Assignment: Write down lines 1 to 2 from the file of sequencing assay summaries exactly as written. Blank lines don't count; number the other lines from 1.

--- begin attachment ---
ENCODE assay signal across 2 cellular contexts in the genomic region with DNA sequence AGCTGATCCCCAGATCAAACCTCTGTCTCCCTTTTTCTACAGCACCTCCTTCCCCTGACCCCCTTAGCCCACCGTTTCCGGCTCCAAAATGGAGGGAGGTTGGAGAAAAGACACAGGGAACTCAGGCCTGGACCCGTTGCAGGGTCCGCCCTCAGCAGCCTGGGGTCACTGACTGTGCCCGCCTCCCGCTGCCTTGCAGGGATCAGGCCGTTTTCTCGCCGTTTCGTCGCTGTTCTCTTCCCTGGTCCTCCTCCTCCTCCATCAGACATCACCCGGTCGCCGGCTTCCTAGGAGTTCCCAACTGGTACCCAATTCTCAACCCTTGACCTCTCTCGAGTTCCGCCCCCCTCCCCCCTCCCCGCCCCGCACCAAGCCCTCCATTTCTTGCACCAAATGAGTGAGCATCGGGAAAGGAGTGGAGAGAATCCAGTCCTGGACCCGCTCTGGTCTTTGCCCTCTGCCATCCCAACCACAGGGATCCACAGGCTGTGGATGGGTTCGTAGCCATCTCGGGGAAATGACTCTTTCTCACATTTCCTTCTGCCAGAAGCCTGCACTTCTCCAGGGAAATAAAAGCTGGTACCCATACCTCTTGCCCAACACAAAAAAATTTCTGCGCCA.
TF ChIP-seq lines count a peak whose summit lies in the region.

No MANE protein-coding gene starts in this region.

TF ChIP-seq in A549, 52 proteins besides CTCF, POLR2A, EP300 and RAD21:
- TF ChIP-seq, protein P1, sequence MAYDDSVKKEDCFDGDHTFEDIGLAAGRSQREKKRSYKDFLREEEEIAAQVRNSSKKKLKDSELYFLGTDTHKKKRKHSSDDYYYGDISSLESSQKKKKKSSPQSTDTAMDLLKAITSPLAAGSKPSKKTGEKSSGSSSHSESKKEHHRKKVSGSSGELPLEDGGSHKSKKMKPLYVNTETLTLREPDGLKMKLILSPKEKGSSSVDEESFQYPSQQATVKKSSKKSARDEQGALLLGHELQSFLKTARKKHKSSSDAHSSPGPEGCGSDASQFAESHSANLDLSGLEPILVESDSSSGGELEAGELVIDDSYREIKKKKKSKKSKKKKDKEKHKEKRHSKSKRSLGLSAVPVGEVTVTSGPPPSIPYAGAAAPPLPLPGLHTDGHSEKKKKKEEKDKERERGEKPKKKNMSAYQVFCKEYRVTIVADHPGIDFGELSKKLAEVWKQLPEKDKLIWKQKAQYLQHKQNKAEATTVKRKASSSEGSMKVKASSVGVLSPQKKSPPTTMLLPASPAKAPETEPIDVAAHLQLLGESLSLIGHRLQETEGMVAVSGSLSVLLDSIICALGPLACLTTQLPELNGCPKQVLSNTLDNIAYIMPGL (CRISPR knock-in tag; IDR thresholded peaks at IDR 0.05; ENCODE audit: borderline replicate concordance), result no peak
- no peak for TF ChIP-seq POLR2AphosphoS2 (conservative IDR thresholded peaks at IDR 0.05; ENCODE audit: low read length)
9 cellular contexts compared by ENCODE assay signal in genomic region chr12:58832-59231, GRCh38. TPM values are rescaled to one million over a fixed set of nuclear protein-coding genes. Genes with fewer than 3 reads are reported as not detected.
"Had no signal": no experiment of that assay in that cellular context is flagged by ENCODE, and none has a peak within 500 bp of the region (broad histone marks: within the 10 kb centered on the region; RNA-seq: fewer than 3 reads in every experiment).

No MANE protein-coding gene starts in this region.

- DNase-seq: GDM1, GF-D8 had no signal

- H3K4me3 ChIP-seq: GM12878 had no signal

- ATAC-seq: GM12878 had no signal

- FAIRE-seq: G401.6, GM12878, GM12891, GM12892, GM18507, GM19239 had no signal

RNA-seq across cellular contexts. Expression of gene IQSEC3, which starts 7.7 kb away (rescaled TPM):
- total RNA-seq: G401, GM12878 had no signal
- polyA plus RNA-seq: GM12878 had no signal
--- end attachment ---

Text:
ENCODE assay signal across 2 cellular contexts in the genomic region with DNA sequence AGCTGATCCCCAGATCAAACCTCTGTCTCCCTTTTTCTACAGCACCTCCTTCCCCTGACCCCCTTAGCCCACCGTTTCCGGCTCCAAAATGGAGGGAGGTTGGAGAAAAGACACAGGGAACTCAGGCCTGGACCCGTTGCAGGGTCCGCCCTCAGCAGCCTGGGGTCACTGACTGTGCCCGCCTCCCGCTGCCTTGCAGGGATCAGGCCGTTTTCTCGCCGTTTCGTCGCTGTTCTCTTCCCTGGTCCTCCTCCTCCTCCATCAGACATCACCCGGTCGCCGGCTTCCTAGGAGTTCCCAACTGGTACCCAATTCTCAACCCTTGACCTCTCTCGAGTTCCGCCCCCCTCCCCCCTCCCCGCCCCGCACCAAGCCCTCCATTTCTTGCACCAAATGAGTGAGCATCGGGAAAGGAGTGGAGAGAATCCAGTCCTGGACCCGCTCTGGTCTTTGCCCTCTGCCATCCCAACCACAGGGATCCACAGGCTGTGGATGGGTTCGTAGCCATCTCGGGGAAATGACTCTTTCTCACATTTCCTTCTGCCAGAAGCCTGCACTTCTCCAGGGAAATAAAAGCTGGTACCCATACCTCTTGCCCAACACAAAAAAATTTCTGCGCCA.
TF ChIP-seq lines count a peak whose summit lies in the region.